We have been duped in allowing secular liberalists to replace God with Mammon.  The inscription on our money mocks our justice system.  Someone once said, “Mammon holds the one outpost Christianity has not been able to conquer” (Wa. 1725).  “Money is a purchaser of anything except happiness and a passport to any place except heaven” (Wa. 1726).  Andrew Carnegie, who knew how to make money and how to use it, had this advice, “As a rule, the almighty dollar bequeathed to sons and daughters by millions proves an almighty curse” (Wa. 1728).  Whether we are wealthy or poor, we all hold out our hands and hope that someone may fill our greedy hearts.  We want to be rewarded for doing something we are told is politically correct.  We have come to the heart of Jesus statement; namely, that we must hunger and thirst after justice.  We must want justice as much as we want food and water.  Even these basic elements necessary for our existence, depend on how they are acquired and distributed.  Justice is very much like the bloodstream of a human body, which allows nutrition to reach all its vital organs.  Any blockage to any part of the body can cause paralyses or even death.  Man must not spare any cost to keep the justice system running.  Any perversion or minor alteration will result in chaotic consequences.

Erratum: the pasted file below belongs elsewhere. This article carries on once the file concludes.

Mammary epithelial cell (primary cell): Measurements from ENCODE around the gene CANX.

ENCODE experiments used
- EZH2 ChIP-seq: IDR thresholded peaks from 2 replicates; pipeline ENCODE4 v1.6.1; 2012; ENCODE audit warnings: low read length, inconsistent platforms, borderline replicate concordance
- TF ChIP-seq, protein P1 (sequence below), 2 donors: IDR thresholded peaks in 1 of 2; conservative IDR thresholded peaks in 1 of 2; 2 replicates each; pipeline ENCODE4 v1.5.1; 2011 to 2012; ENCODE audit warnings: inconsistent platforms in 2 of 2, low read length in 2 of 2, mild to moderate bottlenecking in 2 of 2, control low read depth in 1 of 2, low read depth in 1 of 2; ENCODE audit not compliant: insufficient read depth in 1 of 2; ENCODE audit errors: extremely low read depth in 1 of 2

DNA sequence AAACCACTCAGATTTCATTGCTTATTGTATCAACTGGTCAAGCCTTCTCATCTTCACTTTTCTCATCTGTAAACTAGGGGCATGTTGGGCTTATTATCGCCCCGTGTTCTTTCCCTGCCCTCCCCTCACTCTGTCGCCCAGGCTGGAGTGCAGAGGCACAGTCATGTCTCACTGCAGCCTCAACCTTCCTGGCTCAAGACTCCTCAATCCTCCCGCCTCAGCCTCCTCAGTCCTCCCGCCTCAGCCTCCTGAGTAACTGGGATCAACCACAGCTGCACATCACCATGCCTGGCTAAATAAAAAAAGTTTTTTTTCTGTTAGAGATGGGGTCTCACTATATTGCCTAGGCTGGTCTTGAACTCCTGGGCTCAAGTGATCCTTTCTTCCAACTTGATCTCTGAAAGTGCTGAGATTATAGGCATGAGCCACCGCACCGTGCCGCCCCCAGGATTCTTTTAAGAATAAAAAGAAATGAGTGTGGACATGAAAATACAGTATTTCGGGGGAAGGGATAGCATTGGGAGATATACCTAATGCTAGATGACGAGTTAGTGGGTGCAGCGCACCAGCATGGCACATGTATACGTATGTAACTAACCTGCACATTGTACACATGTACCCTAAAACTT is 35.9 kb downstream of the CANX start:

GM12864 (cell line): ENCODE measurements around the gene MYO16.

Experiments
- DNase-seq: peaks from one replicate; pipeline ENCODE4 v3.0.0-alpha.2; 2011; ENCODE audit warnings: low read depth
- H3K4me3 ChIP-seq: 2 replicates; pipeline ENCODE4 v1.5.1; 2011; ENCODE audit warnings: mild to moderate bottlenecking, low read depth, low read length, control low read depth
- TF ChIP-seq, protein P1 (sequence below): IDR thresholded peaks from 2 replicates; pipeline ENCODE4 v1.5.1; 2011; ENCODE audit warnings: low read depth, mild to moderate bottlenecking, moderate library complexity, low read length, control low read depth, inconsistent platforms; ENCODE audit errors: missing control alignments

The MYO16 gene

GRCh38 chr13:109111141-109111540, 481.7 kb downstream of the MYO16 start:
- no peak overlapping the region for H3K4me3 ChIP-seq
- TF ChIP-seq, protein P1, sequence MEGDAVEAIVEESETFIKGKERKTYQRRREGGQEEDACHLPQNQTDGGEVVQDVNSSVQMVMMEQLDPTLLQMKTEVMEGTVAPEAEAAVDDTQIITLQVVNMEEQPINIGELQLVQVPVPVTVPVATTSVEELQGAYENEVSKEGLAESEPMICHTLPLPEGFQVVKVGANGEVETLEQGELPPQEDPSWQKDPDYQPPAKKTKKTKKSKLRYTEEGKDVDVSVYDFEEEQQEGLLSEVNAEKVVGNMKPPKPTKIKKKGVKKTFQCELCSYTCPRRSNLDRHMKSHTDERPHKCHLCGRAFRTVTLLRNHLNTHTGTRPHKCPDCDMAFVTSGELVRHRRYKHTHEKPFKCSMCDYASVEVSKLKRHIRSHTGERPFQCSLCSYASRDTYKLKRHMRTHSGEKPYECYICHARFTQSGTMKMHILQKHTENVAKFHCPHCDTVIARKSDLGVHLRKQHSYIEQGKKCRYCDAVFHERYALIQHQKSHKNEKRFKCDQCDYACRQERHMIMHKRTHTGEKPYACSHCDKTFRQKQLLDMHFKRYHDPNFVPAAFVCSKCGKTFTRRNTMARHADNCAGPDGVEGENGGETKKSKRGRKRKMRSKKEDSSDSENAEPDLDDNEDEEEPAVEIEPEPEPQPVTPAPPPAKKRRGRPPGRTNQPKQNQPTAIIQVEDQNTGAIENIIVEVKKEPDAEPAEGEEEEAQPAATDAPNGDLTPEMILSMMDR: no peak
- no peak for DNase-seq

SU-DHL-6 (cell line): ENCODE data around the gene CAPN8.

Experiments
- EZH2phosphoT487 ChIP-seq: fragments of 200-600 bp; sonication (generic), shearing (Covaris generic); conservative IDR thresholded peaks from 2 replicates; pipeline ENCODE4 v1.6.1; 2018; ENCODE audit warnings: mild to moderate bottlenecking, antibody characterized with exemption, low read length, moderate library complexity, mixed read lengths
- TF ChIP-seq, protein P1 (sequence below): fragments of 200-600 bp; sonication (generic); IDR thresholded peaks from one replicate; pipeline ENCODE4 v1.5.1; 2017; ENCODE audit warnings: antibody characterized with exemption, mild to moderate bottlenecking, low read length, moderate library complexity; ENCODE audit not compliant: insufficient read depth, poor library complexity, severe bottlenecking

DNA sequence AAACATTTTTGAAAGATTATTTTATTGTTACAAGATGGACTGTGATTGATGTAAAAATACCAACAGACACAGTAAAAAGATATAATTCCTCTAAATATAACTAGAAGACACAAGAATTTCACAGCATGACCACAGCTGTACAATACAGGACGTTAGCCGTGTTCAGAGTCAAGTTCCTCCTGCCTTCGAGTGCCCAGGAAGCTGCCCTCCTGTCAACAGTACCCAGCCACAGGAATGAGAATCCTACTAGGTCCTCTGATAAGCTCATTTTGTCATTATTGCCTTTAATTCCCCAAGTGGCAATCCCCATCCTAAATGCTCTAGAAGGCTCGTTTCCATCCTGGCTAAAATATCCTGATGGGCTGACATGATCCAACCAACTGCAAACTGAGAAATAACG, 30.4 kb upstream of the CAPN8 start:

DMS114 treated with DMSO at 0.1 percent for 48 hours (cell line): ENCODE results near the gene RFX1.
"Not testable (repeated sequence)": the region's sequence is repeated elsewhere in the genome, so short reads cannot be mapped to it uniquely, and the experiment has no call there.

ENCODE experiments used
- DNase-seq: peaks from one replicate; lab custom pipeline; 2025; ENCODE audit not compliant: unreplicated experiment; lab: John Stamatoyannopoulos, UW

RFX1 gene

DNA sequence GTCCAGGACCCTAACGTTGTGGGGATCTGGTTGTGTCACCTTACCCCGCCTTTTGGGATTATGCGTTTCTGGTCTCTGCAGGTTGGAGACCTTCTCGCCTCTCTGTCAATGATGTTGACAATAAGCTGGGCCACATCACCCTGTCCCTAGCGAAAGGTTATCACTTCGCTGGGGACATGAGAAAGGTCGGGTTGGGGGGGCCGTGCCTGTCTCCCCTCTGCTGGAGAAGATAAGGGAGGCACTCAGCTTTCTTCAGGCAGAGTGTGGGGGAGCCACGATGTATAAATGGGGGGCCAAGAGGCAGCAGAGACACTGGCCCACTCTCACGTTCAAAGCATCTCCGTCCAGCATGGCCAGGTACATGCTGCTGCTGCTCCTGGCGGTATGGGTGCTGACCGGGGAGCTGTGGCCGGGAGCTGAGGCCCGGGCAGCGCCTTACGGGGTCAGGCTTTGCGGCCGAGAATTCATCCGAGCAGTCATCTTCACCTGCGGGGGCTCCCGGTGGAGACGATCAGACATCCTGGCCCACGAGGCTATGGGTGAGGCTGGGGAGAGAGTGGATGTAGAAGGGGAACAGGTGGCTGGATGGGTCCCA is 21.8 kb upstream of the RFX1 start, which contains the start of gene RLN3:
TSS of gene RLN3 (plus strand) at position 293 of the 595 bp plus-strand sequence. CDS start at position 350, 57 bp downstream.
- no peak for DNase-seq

What does it mean to be hungry and thirsty for justice?  I was a refugee and I did beg and steal for food and water.  My wife’s family fared worse.  They survived on thistles and dandelions.  Women sold their honor to feed their children.  People traded all their valuables for food.  Our money was absolutely useless.  We were disowned, homeless and destitute.  We had nothing to trade and no one to defend us.  What caused this injustice?  The Allies allowed the French to violate the armistice, invade and plunder Germany.  It became Hitler’s slogan and rise to power.  The Allies saw it coming and did nothing to stop it.  They even appeased Hitler and Stalin for making us homeless.  The Allied leaders closed their eyes to justice and let injustice flourish.  At the end, we the displaced people paid the heaviest price for their mistakes.  In spite of the hardships and losses in lives and properties, we regarded ourselves as being blessed for not being shipped back to Stalin and for no longer living under Hitler.